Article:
Mission Impossible Image Credit: USAAF

Mission Impossible

Spying in the age of Xi and Zoom


As the world shifts, so do intelligence practices. An intelligence analyst at her desk today worrying about the accuracy of COVID-19 data from China, the origins of a persistent cyberattack or the machinations of a terrorist group with undercover cells in half a dozen countries probably doesn’t spend a lot of time reflecting on how much easier her job would have been thirty years ago. But recent developments in geopolitics and technology, as well as a continuing terrorism threat, have been complicating the lives of Australia’s intelligence community. And these changes have occurred as the nation’s spy agencies have been emerging from the shadows, which carries the risk of any misjudgements or failures being more widely exposed.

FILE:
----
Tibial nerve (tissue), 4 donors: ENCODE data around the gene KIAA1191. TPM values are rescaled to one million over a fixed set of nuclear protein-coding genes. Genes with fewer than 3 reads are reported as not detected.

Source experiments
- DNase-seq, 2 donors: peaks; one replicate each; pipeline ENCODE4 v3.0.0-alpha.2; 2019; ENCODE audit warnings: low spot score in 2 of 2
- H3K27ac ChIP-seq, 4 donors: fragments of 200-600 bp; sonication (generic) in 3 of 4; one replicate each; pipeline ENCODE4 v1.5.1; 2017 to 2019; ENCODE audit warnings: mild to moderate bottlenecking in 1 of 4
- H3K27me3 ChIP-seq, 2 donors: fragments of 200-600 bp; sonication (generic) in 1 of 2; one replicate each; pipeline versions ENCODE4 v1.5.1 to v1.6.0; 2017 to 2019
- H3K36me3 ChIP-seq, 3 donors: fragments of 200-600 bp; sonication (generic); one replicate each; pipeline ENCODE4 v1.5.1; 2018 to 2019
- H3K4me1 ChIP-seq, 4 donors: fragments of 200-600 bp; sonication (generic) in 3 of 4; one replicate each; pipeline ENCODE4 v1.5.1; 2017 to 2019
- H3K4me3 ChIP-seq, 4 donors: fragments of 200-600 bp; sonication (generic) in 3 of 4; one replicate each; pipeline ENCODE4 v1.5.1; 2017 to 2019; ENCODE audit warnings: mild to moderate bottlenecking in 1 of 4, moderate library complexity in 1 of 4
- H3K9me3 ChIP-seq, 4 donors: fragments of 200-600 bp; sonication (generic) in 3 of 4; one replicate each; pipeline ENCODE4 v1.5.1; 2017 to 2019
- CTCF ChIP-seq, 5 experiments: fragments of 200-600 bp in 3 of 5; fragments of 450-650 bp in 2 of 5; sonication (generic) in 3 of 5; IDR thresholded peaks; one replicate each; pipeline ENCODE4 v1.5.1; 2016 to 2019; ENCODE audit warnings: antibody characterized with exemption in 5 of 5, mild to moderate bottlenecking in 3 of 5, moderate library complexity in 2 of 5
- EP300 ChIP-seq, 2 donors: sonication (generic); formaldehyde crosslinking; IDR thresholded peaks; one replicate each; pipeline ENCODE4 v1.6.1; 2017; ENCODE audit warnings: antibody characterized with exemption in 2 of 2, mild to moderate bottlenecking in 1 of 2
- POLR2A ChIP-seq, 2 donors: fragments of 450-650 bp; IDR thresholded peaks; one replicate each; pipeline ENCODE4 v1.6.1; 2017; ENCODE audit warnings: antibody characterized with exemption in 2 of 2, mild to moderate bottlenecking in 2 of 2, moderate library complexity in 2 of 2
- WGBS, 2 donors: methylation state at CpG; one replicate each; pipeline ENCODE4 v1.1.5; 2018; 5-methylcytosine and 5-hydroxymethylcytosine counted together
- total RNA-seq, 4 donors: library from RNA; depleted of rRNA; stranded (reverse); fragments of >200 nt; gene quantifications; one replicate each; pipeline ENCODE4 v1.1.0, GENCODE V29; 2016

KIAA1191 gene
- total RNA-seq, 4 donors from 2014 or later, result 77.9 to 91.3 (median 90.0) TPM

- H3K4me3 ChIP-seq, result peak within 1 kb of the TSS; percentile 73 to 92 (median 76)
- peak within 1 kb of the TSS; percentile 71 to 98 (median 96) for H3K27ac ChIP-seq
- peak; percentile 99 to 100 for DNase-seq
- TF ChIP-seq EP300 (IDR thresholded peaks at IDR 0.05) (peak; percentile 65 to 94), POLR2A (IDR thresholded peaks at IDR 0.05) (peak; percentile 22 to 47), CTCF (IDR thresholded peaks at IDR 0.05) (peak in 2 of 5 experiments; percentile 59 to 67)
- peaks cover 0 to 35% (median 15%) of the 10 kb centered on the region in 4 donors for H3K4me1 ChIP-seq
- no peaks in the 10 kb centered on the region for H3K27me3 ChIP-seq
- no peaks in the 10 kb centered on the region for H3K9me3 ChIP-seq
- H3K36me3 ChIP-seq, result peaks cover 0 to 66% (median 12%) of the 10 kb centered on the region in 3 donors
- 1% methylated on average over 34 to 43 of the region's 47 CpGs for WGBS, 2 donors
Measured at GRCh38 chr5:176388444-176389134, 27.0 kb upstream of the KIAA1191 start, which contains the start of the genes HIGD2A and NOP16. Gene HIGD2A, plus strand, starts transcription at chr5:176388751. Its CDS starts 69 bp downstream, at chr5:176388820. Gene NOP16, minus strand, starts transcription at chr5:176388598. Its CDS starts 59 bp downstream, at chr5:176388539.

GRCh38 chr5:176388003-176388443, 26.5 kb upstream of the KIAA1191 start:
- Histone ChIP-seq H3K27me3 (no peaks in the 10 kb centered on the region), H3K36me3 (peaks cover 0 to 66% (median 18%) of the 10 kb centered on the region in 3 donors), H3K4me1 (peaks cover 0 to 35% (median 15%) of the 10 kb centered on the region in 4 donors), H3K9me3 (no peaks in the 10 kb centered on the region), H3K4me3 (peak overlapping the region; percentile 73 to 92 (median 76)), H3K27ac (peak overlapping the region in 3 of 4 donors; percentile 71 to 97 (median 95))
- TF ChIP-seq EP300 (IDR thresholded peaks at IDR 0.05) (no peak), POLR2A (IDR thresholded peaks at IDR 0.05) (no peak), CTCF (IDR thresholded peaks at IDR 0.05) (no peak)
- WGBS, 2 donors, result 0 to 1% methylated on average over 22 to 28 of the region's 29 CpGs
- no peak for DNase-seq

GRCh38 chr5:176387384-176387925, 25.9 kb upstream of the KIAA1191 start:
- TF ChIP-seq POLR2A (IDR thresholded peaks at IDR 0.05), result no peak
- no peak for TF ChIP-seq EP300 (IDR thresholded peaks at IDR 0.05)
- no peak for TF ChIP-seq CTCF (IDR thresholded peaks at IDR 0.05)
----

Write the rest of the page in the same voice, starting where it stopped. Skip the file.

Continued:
The current intelligence era began in 1991, with the collapse of the Soviet Union – the culmination of a battle of intelligence that had lasted forty years. During the Cold War, long careers began and ended with the same adversary and many of the same intelligence challenges in place. In the absence of open conflict between the main protagonists – notwithstanding several proxy wars – states were determined to strengthen their intelligence capabilities, and their efforts to do so helped to reshape the international order. The United States, for instance, set up a global espionage network that leveraged its alliance relationships. The Five Eyes collaboration between the United States, Australia, Canada, New Zealand and the United Kingdom established intelligence collection sites around the world and took advantage of geography to split intelligence responsibilities between members.

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